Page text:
rospy.spin()

    def heading_cb(self, heading_msg):
        """Callback for heading goal."""
        self.heading_command = heading_msg.data

    def pose_cb(self, pose_msg):
        """Callback for poses from the snake."""
        if (self.heading_command is not None):
            quat = (pose_msg.poses[0].orientation.x,
                    pose_msg.poses[0].orientation.y,
                    pose_msg.poses[0].orientation.z,
                    pose_msg.poses[0].orientation.w)

            __, __, heading = euler_from_quaternion(quat)
            error = shortest_angular_distance(heading, self.heading_command)
            angular_velocity_command = copysign(self.ANGULAR_VELOCITY, error)

            twist_msg = Twist()
            twist_msg.linear.x = self.LINEAR_VELOCITY
            twist_msg.angular.z = angular_velocity_command
            self.twist_pub.publish(twist_msg)

if __name__ == "__main__":
    SnakeHeadingController()

Again, we could go ahead and test this script right now. However, we’re going to set something up to make that an easier process in the next step.

Creating a Launch File

Launching this program is somewhat involved. You need to start the ROS core in one terminal window, then you need to launch this node in another. Can you imagine how many terminal windows you would need for a large project? Thankfully, ROS has a system to let you launch multiple nodes at once. It even let’s you do some fancy scripting to set parameters, launch nodes based off conditionals, and nest files through include tags.

We need to create a new file inside the launch directory that we created earlier. Let’s name it snake_controller.launch.

Open this file up, and paste this in:

<launch>
  <node type="snake_heading_controller" pkg="snake_controller" name="snake_heading_controller"/>
</launch>

This is an XML description (similar to HTML) of the ROS network we’re going to launch. You can see we put in the type of the node (the filename for Python nodes), the package, and a name. The name can be anything we want, but it made sense to repeat the name of the node type.

As we get more nodes, we’ll put them in here too so that we can launch them all at once.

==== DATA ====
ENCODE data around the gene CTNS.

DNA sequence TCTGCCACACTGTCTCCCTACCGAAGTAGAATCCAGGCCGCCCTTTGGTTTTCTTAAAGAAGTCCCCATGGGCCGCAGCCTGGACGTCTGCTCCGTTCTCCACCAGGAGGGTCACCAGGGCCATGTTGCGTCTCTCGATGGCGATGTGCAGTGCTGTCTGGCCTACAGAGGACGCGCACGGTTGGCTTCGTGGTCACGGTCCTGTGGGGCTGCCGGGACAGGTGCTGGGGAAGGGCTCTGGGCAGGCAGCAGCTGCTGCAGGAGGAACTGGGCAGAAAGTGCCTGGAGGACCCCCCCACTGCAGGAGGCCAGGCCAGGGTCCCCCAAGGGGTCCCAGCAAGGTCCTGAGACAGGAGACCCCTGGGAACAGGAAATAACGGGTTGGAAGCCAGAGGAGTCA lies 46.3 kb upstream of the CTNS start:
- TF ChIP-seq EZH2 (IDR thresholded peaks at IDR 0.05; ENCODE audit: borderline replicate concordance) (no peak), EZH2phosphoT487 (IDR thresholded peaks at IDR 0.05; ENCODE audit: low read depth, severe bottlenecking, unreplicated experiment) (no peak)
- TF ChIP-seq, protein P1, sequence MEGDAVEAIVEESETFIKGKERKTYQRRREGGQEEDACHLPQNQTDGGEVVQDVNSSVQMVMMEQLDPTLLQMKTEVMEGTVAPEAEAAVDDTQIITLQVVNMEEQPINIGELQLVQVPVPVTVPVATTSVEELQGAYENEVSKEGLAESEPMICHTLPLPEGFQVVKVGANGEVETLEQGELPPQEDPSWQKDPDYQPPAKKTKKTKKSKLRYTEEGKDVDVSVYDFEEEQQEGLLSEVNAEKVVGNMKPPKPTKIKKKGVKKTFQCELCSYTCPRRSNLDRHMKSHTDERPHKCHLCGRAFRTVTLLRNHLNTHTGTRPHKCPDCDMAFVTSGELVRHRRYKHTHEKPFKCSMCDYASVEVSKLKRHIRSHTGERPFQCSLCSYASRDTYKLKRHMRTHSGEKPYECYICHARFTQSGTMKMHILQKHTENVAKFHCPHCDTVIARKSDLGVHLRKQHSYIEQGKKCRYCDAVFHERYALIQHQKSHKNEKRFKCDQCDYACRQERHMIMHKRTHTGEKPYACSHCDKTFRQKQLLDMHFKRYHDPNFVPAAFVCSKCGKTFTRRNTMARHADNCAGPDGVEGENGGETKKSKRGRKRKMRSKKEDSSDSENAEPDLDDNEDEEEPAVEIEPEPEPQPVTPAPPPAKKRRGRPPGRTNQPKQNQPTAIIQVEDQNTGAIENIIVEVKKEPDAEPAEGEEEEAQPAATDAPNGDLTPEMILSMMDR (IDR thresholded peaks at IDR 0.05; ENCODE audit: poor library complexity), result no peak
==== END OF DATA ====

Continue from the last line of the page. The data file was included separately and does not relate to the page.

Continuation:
Let’s test our code now. Since we’ve added new nodes since the last time we’ve built our package, we need to re-build our project. Run the following command from anywhere inside your catkin_ws directory.

catkin build

We also need to source the project. This let’s the shell know what ROS programs are available to call. If you’ve added it to your bashrc (if you’ve followed the guide, you’ve done this) you can run the below command from anywhere:

source ~/.bashrc

You only need to do that in any terminal windows that are currently open. Any new ones will have that done automatically. You could also close and re-open them all instead of running that command if you really wanted …

If you haven’t added it to your bashrc, or just want to know how to source a workspace manually, this is the command (from the catkin_ws directory):

source devel/setup.bash

Now, let’s launch the code:

roslaunch snake_controller snake_controller.launch

This isn’t super exciting because it isn’t recieving any input and isn’t connected to the snake game. We’ll fix that shortly.

Extending the Launch File

You could launch the snake game in another shell with this command:

roslaunch snakesim snakesim.launch

Or you could launch both of them at once by creating a launch file that includes both of them. Make a new launch file in the same directory as the last one called snake.launch. This will be our primary launch file to get the whole thing running.

Put the following lines in:

<launch>
  <include file="$(find snakesim)/launch/snakesim.launch"/>
  <include file="$(find snake_controller)/launch/snake_controller.launch"/>
</launch>

This file will call the snakesim.launch from that package, then call the snake_controller.launch file that we just wrote. We can run it with the below command:

roslaunch snake_controller snake.launch

You can also check that all the connections between the nodes are working by visualizing it with rqt_graph. In a new terminal (with display capabilities), run the following command.

rosrun rqt_graph rqt_graph

You should see a cool little diagram showing how your nodes are connected by various topics.

Giving the Heading Controller Input

Right now, it still isn’t super exciting to run our node. The heading controller isn’t recieving any input so it isn’t telling the snake to do anything. There are a few ways we can fix this.